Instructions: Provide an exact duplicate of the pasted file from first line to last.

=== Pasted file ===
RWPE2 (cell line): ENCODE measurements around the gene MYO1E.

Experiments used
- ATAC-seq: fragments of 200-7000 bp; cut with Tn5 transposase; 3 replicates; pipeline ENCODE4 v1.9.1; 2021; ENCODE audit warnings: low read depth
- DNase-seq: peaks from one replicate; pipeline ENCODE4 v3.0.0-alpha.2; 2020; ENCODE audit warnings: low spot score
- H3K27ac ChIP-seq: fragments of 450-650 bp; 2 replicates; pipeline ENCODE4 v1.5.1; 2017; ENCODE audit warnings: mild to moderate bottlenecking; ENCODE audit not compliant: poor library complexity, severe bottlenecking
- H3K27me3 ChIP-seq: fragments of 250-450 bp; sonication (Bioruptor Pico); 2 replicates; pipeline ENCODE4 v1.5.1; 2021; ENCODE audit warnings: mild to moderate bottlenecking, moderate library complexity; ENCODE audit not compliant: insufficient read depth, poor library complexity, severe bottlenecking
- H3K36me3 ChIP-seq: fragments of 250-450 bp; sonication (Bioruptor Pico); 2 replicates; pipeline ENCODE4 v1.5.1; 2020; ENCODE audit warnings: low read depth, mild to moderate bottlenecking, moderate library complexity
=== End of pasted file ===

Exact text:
RWPE2 (cell line): ENCODE measurements around the gene MYO1E.

Experiments used
- ATAC-seq: fragments of 200-7000 bp; cut with Tn5 transposase; 3 replicates; pipeline ENCODE4 v1.9.1; 2021; ENCODE audit warnings: low read depth
- DNase-seq: peaks from one replicate; pipeline ENCODE4 v3.0.0-alpha.2; 2020; ENCODE audit warnings: low spot score
- H3K27ac ChIP-seq: fragments of 450-650 bp; 2 replicates; pipeline ENCODE4 v1.5.1; 2017; ENCODE audit warnings: mild to moderate bottlenecking; ENCODE audit not compliant: poor library complexity, severe bottlenecking
- H3K27me3 ChIP-seq: fragments of 250-450 bp; sonication (Bioruptor Pico); 2 replicates; pipeline ENCODE4 v1.5.1; 2021; ENCODE audit warnings: mild to moderate bottlenecking, moderate library complexity; ENCODE audit not compliant: insufficient read depth, poor library complexity, severe bottlenecking
- H3K36me3 ChIP-seq: fragments of 250-450 bp; sonication (Bioruptor Pico); 2 replicates; pipeline ENCODE4 v1.5.1; 2020; ENCODE audit warnings: low read depth, mild to moderate bottlenecking, moderate library complexity